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hedgerow pete 

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normaly who every supplies the hive, gets to keep the honey harvest but the renter can use the bees to bread a new nuc from it,

I do a version of it with my newbeeks.
rather than then going out in the first year a spending loads of money on equipment and bees etc etc.

I give them a small nuc in a wbc or national hive and then when they have started to learn from me at the bee shed they then go home and play with the nuc. at the end of the season i will come along and treat the hive and clear the suppers i have supplied and the newbee feeds and winters the hive. in the following year and only if they want to commite to being a beek do i either sell or help them build/buy/assemble there own set up and we transfer the nuc across to them with a small fee for the bees
 

steve1958 

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Thats an excellant idea.
I am sure there are a lot of New Age Bee Keepers that take up the hobby after watching one of the Bee Documentaries on TV.
And then want to quit within 12 Months.
Renting a Hive of Bees not only brings in an income, but assures they dont get destroyed should the new Bee quit.
 

Der Alte Fritz 

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Slightly different version here. I am planning to rent the hive, buy the bees and then for a small monthly fee the beek comes along and looks after them. This is great for me as I get to learn as I go along with expert advice, have not spend vast amounts of money if it all goes wrong and get a honey crop at the end of the year.:cool:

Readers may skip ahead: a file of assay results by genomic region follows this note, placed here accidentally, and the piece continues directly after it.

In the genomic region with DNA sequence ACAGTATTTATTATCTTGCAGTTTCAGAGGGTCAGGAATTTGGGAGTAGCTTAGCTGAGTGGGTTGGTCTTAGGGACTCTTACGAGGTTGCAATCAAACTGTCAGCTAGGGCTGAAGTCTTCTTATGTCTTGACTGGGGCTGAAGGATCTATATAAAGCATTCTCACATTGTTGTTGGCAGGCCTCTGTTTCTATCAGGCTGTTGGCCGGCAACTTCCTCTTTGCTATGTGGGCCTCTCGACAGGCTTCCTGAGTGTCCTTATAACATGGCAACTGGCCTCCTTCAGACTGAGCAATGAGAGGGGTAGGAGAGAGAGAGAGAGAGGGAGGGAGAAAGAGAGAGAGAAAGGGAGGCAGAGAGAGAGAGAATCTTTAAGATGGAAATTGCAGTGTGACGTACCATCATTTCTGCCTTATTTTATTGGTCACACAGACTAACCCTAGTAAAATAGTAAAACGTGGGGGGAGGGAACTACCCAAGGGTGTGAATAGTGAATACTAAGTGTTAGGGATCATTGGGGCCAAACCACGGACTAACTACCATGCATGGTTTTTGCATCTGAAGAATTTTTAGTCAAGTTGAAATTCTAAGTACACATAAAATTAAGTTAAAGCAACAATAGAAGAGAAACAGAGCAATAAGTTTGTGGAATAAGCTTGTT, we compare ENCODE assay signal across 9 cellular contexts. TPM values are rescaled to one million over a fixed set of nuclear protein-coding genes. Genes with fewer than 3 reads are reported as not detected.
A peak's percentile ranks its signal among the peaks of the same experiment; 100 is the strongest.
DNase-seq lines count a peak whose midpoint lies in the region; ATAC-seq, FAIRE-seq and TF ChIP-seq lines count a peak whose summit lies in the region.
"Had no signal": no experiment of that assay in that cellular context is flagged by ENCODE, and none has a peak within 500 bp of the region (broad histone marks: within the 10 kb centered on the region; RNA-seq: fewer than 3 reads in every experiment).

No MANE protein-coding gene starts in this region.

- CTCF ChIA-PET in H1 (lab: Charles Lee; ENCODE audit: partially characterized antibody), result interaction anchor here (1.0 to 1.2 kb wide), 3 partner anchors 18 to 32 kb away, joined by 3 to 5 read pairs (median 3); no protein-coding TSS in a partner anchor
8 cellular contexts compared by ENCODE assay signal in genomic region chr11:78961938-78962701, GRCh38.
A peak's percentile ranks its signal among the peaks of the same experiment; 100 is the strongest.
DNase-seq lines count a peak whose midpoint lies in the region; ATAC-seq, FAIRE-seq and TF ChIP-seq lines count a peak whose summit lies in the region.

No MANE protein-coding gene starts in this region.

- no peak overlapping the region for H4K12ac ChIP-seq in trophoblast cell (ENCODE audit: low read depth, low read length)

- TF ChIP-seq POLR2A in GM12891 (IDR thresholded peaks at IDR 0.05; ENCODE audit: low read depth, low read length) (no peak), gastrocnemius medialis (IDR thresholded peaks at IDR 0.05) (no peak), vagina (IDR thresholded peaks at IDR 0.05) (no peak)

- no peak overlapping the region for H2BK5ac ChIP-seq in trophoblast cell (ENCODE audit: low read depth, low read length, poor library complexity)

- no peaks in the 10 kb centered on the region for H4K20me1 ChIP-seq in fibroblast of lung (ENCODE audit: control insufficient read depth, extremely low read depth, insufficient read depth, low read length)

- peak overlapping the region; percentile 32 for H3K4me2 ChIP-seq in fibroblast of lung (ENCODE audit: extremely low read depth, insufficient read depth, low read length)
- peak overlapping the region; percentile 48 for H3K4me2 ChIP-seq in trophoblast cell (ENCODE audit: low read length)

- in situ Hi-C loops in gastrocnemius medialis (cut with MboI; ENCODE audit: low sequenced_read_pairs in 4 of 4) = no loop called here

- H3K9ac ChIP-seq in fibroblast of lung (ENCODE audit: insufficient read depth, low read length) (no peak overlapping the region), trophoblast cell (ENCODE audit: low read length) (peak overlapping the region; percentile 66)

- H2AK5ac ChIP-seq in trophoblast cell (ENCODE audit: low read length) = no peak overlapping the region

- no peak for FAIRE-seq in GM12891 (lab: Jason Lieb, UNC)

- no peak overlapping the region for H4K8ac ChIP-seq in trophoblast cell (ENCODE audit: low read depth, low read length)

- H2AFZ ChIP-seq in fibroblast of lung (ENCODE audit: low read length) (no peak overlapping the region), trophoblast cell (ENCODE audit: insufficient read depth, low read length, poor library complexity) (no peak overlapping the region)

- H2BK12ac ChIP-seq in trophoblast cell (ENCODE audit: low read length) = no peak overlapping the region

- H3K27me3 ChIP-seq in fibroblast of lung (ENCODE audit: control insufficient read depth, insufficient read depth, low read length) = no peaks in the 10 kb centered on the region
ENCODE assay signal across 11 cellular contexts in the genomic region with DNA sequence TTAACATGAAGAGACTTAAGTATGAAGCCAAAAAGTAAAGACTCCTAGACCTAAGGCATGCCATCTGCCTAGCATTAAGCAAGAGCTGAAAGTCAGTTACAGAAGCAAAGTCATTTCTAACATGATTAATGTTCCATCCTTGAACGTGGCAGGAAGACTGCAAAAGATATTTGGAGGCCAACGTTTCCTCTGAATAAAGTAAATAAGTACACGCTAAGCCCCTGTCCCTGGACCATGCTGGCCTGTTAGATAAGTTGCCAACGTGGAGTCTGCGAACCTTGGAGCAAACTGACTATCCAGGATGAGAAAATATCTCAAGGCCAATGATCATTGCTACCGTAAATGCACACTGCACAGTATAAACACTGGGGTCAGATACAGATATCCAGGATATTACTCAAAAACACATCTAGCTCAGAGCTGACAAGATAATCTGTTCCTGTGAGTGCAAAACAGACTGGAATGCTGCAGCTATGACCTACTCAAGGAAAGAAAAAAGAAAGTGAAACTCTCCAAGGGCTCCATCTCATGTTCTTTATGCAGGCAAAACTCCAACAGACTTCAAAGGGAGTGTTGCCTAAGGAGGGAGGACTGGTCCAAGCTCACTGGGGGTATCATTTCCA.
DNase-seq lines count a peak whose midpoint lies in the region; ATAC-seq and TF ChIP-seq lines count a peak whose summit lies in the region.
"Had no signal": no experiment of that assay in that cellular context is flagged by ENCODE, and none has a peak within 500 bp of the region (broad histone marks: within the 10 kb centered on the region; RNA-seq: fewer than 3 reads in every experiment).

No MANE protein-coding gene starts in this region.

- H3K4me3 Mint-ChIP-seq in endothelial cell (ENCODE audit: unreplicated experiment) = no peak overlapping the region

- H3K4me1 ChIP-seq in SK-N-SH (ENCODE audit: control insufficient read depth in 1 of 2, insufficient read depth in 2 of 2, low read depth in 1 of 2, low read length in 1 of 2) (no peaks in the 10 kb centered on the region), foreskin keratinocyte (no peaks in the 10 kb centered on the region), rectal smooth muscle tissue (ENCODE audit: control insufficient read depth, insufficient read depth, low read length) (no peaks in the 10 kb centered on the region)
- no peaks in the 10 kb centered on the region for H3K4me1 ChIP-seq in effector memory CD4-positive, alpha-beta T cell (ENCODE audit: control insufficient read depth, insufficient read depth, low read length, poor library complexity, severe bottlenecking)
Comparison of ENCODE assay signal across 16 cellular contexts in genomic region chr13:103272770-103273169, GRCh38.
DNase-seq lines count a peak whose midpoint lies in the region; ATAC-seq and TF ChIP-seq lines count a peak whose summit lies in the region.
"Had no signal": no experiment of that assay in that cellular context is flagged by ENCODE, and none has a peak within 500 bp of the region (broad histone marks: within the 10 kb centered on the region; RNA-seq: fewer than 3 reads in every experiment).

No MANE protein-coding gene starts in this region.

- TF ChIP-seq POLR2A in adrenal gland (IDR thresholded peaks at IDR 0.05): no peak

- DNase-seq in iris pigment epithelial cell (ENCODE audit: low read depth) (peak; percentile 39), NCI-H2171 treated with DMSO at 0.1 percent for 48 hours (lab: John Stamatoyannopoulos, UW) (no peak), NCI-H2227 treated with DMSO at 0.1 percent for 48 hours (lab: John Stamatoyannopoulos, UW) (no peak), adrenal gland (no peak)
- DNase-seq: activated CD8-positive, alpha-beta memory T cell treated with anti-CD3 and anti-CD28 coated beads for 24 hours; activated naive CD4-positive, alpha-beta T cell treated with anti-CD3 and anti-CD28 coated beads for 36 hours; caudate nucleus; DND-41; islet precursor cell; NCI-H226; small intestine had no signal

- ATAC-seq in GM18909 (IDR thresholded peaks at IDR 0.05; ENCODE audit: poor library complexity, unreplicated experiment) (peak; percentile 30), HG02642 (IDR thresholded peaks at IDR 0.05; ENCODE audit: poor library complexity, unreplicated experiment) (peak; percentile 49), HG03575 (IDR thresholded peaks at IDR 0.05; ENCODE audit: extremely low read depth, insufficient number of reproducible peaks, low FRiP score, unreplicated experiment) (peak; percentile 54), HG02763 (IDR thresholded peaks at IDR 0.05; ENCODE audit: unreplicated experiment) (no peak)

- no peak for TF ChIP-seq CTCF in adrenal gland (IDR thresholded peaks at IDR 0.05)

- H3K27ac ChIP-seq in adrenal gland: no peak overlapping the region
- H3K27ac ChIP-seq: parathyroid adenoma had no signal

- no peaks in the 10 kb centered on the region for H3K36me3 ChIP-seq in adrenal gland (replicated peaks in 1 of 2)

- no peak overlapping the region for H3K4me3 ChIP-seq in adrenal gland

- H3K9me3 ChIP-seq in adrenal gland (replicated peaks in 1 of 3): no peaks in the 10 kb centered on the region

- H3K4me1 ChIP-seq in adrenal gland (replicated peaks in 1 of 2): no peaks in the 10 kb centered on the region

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Guess it may depend on how much you are renting the hive for, and if the monthly fee also depends on this.

But otherwise a brand new cedar flatpack with all the trimmings can be bought for £135ish and second hand and other woods even less, so more than a tenner a month for the rental will be costing you.
 

Der Alte Fritz 

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Guess it may depend on how much you are renting the hive for, and if the monthly fee also depends on this.

But otherwise a brand new cedar flatpack with all the trimmings can be bought for £135ish and second hand and other woods even less, so more than a tenner a month for the rental will be costing you.
Yes but you need to take into account the cost of the learning, which I would have to buy. The alternative is to go on a course at between £30-300 and then find a mentor or pay for tuition at £25 per hour (as one rate I have been quoted).

What is the most cost effective way to learn beekeeping as a new beekeeper?
 

rae 

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8 and 3 nucs...it's swarm time...
1) Read all of the bee books

2) Get a decent nuc from a proper supplier

3) Join the local association (now) and go to the winter meetings.

You don't have to have a mentor, but if you are in the local association there will be someone to help if it all goes wrong. Most of the time it doesn't go wrong.
 
T

Tom Bick 

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Join your local association say £30 year max and all the lessons are free
 
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Yes but you need to take into account the cost of the learning, which I would have to buy. The alternative is to go on a course at between £30-300 and then find a mentor or pay for tuition at £25 per hour (as one rate I have been quoted).

What is the most cost effective way to learn beekeeping as a new beekeeper?
You could still let the guy tend your hive for his monthly fee. Was just suggesting that it may be cost effective to own the hardware rather than rent it. It would also have a resell value if you then decided it wasnt for you, with or without bees.

As far as cost of learning is concerned, personally I did a 10 evening course at local uni for £150, which was well worth it, plus about £40 (so far) on books and much time online. But if you're intending a hands-off approach with your supplier doing the work, then that's probably not necessary.
 

justme 

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1) Read all of the bee books

2) Get a decent nuc from a proper supplier

3) Join the local association (now) and go to the winter meetings.